Pauline Oliveros

This episode of Sonosphere takes a look at the life and work of composer Pauline Oliveros through the eyes and ears of those who worked with her and learned from her. We spoke with Claire Chase, Wu Fei, Monique Buzzarte, Tara Rodgers, and Kerry O’Brien about how Pauline touched their lives personally and professionally, and how her legacy shaped the musical world of today.
Join us.
Tracks in this episode:
Mnemonics IV – Pauline Oliveros
Ocean State – Tara Rodgers
A Bubble in My Eye – Monique Buzzarte
Dawn – Wu Fei
b_second – Deep Listening Band
Bye Bye Butterfly – Pauline Oliveros
Nike – Deep Listening Band
d_forth – Deep Listening Band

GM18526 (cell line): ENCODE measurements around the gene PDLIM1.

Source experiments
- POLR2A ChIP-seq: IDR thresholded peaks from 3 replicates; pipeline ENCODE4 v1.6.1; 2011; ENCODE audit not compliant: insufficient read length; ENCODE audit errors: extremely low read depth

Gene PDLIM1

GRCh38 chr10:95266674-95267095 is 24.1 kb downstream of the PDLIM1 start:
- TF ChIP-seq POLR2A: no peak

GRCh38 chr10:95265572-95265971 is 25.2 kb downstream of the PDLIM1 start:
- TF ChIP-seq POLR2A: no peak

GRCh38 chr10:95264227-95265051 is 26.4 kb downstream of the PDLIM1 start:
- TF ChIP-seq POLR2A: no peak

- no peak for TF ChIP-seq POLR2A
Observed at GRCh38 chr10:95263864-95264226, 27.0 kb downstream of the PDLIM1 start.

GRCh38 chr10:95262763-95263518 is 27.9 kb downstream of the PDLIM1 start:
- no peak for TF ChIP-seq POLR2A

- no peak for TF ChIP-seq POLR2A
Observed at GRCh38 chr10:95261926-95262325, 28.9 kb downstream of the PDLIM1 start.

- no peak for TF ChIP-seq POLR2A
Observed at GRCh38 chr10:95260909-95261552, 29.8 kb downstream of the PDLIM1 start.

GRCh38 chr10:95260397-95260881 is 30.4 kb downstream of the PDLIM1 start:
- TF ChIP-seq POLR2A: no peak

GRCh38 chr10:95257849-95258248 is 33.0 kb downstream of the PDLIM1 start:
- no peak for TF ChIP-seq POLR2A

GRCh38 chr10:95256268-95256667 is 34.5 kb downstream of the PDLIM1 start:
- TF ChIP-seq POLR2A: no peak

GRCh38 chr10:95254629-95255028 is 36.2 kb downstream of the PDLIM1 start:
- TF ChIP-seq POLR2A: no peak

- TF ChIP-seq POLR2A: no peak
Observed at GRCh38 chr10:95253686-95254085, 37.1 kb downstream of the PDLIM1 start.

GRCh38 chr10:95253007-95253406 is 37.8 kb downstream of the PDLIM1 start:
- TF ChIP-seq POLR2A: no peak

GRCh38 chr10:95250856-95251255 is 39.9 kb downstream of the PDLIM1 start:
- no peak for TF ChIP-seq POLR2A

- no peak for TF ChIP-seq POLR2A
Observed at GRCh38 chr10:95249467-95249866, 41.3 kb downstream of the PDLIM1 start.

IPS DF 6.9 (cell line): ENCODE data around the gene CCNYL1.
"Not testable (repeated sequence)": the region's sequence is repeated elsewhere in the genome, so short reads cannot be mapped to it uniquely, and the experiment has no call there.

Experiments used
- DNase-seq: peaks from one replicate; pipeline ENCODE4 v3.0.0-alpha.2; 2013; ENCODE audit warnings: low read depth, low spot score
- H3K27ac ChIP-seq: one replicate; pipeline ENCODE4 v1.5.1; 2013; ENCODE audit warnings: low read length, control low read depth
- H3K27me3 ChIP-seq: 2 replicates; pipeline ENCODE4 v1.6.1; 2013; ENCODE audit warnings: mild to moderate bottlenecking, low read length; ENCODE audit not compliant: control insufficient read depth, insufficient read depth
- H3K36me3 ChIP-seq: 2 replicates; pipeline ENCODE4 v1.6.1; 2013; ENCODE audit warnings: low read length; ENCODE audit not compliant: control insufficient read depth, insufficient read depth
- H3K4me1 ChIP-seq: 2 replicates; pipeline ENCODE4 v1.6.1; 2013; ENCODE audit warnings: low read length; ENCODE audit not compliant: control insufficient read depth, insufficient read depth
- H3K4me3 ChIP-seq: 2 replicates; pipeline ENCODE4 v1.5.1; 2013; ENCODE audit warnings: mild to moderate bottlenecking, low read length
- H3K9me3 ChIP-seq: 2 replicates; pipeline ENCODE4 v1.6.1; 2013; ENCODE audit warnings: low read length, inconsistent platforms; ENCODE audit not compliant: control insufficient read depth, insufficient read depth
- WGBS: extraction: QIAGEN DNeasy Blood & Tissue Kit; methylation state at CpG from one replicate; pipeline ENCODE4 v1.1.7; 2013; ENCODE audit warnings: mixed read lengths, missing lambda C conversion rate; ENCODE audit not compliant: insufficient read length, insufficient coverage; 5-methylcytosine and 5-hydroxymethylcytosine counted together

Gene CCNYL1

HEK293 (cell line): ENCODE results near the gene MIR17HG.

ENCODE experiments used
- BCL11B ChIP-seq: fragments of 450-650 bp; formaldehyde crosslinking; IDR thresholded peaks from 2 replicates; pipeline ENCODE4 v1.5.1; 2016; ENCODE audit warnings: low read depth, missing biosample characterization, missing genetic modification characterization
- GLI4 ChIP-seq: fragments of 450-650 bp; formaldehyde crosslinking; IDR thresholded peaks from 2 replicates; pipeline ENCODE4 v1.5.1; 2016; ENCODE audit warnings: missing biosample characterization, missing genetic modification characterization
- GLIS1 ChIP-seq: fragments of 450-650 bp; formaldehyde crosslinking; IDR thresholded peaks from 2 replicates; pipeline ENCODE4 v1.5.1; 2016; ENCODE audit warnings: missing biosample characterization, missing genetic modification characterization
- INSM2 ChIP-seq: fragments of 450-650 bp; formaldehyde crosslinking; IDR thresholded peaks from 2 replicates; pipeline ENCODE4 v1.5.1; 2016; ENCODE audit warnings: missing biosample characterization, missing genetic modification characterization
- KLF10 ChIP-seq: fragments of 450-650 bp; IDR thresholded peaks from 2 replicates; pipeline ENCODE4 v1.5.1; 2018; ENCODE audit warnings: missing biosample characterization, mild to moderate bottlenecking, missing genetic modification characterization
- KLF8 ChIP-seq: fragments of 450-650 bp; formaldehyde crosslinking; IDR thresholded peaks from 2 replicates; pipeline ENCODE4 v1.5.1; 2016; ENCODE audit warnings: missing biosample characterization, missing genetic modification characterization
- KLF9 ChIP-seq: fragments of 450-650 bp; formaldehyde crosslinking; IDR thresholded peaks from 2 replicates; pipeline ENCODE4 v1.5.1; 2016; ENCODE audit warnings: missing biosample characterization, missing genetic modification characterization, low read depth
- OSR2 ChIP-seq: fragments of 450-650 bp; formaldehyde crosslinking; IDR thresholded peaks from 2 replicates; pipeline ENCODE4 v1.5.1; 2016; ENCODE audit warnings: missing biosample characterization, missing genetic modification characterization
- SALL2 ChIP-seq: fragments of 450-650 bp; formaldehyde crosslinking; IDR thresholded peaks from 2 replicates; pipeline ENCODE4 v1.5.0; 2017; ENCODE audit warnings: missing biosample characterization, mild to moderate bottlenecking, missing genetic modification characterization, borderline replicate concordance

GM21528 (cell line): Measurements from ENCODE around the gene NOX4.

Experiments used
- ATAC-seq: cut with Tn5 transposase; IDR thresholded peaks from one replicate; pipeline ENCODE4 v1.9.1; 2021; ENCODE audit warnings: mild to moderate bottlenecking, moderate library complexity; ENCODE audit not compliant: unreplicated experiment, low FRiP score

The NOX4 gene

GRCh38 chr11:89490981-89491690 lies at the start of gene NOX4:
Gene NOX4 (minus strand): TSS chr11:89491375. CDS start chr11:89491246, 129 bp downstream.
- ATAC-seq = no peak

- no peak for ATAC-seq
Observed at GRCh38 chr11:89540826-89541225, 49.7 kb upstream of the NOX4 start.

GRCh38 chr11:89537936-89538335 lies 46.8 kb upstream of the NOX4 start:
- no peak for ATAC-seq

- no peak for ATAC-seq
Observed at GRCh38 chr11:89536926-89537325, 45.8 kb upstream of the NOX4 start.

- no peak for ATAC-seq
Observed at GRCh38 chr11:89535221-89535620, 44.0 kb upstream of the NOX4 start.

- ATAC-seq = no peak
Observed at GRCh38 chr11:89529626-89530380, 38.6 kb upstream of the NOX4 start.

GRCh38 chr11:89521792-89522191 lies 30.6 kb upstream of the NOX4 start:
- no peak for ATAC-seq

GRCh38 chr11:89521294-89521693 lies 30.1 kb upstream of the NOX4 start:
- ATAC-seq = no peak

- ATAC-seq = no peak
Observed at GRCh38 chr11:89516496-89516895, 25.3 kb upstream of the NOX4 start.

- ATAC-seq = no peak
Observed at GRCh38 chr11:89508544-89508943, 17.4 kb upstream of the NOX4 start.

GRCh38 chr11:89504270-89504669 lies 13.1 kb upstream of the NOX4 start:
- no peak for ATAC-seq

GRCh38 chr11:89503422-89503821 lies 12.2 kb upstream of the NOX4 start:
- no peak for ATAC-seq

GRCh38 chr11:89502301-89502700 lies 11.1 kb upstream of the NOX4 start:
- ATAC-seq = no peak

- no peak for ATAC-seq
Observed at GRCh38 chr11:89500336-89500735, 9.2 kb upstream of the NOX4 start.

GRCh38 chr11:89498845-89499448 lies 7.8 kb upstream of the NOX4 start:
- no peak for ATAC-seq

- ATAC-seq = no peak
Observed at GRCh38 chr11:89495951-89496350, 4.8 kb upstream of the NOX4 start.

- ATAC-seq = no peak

Tribute to Pauline Oliveros Sonic Meditations – Estonian Academy of Music and Theatre
ICE Performs Pauline Oliveros “Concerto for Bass Drum”
ICE Performs Pauline Oliveros “Double X”
Poliveros

The Birth of Modern Music Series Part 5: Karlheinz Stockhausen

Welcome to Sonosphere the podcast that explores the sounds all around us; in art and music movements through history.  

This is part 5 of our Birth of Modern Music Series on European composers of the early 20th century from the atonal compositions of Austria’s Schoenberg to the realization of total serialism of Olivier Messiaen we continue our coverage with German composer Karlheinz Stockhausen and the evolution of electronic music. This episode we’ll hear from Stockhausen scholar Joe Drew; thanks to Ben Siler as the voice of Stockhausen.

 

Stockhausen tracks in order:
Kontra-Punkte
Kreuzspiel
Klavierstuck
Gesang Der Junglinge
Gruppen
Kontakte
Stimmung
Momente
Aus Den Seiben
Fur Kommende
Gesang Der Junglinge